The aims are to apply a mathematical search and display model based on noninvasive hemodynamic monitoring, to predict outcome early in a consecutively monitored series of 661 severely injured patientsMethods:
A prospective observational study by a previously designed protocol in a Level I trauma service in a university-run inner city public hospital was conducted. The survival probabilities were calculated at the initial resuscitation on admission and at subsequent intervals during their hospitalization beginning shortly after admission to the emergency department. Cardiac function was evaluated by cardiac output (CI), heart rate (HR), and mean arterial blood pressure (MAP), pulmonary function by pulse oximetry (SapO2), and tissue perfusion function by transcutaneous oxygen indexed to FiO2, (PtcO2/FiO2), and carbon dioxide (PtcCO2) tension.Results:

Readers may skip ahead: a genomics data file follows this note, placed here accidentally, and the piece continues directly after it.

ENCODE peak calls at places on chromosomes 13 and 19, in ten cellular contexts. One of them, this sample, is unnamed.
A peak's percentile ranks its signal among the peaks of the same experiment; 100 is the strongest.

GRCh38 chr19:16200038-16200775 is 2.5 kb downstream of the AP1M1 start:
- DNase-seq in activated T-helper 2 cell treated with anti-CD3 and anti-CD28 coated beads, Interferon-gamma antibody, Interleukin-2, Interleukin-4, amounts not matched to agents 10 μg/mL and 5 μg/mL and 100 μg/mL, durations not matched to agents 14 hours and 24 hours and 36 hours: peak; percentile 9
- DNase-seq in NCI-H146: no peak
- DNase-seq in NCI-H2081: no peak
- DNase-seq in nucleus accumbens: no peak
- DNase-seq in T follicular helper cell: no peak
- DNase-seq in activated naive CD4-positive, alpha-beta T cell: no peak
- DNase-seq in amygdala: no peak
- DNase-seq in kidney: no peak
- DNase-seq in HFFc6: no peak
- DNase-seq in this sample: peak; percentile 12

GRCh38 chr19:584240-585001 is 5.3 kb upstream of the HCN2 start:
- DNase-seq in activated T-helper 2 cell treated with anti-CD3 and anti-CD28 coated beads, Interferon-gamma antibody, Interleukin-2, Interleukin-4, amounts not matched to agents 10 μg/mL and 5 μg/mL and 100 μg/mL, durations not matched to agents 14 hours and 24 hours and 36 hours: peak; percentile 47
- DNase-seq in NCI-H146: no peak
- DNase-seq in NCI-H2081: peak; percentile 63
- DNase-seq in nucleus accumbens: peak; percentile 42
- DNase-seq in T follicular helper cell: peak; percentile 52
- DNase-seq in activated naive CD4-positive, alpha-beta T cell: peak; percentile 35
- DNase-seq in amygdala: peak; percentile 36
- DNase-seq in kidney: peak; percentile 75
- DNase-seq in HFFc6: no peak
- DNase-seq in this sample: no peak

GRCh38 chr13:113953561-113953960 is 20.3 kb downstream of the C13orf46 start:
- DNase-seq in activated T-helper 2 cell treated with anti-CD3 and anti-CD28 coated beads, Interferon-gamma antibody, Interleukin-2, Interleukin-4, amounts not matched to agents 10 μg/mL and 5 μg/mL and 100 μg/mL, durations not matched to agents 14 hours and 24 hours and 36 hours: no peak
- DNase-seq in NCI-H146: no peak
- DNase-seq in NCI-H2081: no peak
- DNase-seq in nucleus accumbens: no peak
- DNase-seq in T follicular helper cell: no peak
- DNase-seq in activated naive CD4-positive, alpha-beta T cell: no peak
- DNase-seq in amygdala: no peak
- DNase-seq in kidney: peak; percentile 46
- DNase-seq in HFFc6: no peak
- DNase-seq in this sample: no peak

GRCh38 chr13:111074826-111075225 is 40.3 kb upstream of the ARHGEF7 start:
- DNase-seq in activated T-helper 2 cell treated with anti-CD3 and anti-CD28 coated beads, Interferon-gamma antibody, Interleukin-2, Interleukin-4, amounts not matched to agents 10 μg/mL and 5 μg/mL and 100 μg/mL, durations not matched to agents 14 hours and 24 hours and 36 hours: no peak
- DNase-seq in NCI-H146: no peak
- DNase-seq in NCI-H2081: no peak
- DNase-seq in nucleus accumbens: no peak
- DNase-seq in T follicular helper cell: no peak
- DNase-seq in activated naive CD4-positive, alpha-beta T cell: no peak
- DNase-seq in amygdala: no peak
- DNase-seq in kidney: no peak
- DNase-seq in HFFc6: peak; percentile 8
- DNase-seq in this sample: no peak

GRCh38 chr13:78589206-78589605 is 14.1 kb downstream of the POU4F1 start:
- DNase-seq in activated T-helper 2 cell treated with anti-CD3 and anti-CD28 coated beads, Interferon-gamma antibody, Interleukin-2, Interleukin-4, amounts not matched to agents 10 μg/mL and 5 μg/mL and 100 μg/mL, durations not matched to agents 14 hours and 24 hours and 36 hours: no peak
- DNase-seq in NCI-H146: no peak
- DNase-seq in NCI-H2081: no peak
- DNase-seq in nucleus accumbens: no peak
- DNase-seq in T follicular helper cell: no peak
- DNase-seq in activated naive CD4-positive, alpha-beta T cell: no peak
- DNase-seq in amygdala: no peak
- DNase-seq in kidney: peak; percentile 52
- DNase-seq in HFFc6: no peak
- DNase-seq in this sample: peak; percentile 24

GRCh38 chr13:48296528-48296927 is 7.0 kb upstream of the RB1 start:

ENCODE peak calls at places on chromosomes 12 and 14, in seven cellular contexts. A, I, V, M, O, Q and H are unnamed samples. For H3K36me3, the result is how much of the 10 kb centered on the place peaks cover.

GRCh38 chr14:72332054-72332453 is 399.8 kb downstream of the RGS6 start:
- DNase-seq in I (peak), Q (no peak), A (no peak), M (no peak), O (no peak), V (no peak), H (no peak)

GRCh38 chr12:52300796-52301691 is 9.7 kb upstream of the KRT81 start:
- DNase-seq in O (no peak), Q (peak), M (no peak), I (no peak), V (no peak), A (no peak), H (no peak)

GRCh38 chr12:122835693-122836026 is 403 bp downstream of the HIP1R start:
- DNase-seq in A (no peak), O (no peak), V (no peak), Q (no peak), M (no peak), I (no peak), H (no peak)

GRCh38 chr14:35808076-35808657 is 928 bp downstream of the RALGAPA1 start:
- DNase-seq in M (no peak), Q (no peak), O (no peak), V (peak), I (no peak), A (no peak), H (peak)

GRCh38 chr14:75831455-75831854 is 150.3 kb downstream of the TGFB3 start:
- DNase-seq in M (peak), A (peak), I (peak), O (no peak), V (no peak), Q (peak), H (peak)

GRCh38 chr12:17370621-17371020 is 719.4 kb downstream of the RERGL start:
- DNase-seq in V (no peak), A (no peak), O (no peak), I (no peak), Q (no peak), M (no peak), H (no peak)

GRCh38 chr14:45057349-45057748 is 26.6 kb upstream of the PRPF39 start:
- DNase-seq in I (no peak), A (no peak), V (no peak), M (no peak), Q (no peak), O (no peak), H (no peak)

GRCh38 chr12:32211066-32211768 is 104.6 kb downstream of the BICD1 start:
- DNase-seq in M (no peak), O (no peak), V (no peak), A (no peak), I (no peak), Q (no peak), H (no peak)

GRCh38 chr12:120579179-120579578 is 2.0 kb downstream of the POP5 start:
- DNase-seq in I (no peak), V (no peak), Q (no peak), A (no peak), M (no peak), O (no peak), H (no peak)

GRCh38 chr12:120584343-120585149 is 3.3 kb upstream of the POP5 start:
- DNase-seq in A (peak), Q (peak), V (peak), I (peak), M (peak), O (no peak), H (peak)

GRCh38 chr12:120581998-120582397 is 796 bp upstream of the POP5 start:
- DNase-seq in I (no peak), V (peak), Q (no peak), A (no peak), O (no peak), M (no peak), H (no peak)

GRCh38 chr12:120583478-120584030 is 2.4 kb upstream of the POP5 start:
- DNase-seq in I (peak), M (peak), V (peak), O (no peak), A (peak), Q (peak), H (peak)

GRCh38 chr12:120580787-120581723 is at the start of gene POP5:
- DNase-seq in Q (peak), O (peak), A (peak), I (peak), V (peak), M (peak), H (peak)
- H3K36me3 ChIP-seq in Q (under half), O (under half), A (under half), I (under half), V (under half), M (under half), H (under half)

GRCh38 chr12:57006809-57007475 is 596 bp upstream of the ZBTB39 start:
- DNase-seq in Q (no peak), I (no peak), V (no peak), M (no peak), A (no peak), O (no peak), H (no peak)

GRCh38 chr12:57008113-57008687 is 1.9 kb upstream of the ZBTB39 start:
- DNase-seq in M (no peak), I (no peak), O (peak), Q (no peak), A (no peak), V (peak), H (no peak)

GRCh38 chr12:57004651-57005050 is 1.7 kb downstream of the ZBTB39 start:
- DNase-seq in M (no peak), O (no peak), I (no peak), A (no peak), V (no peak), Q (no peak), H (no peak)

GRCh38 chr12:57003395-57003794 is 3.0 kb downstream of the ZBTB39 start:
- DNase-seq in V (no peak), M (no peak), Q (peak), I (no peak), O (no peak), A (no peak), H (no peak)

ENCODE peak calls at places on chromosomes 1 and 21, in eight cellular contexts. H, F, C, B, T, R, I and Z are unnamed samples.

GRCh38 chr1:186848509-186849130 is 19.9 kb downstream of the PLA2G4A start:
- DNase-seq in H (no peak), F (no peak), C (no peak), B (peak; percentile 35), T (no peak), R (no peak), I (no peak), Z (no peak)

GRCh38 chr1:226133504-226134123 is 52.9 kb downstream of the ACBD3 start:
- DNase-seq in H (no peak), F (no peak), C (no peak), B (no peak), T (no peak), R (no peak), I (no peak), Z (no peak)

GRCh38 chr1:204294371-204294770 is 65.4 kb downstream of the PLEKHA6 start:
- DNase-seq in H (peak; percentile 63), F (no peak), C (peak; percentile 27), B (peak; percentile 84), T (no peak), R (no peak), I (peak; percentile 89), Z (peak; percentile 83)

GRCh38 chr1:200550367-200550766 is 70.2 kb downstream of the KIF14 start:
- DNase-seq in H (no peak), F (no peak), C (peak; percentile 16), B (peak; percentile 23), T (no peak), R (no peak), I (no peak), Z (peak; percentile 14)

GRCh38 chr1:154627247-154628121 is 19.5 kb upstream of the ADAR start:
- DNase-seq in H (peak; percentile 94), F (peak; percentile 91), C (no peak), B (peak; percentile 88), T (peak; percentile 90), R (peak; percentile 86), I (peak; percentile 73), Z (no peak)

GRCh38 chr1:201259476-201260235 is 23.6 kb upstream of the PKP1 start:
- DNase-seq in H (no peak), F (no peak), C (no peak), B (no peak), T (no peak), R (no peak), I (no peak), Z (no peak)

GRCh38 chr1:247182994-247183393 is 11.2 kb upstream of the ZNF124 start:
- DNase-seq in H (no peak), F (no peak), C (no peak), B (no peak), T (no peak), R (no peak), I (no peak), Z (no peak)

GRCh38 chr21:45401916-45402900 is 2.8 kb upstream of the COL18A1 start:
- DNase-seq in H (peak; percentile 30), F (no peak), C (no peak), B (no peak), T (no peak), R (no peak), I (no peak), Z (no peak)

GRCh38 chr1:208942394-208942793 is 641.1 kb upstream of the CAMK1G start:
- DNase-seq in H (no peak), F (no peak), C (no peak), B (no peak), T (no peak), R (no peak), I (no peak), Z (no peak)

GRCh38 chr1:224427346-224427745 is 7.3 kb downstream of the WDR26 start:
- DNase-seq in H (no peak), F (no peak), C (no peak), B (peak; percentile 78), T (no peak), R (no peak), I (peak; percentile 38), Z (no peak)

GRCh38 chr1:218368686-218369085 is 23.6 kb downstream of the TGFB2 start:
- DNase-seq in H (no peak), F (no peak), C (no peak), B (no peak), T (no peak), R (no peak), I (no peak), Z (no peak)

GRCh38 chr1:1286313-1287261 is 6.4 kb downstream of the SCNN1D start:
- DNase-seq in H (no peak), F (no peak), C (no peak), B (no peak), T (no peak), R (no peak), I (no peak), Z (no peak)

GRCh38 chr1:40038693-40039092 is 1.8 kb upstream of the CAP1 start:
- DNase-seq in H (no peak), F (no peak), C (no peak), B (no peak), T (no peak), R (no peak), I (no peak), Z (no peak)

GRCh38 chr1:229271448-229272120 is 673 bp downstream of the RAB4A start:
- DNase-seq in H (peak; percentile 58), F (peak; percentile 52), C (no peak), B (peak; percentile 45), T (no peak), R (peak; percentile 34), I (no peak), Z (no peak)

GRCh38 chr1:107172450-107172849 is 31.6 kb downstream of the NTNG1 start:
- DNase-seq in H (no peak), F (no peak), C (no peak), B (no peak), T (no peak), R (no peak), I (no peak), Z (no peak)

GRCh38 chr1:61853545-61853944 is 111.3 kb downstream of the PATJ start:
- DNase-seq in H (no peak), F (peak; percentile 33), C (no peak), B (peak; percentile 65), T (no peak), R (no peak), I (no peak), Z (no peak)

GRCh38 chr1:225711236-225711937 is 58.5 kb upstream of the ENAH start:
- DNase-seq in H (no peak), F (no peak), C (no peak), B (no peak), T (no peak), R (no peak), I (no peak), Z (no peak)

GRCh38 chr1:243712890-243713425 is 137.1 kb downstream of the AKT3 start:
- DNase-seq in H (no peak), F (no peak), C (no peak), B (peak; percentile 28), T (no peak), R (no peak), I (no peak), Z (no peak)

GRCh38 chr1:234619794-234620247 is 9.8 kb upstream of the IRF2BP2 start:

The survival probability (SP) averaged 89 ± 0.4% for survivors and 75.7 ± 1.6% (p < 0.001) for nonsurvivors in the first 24-hour period of resuscitation. The CI, MAP, SapO2, PtcO2, and PtcO2/FiO2 were significantly higher in survivors than in nonsurvivors in initial resuscitation, whereas HR and PtcCO2 were higher in nonsurvivors.Conclusions:
During the initial resuscitation period, misclassifications were 102 of 661 or 15%. The SP provided early objective criteria to evaluate hospital outcome and to track changes throughout the hospital course based on a large database of patients with similar clinical-hemodynamic states.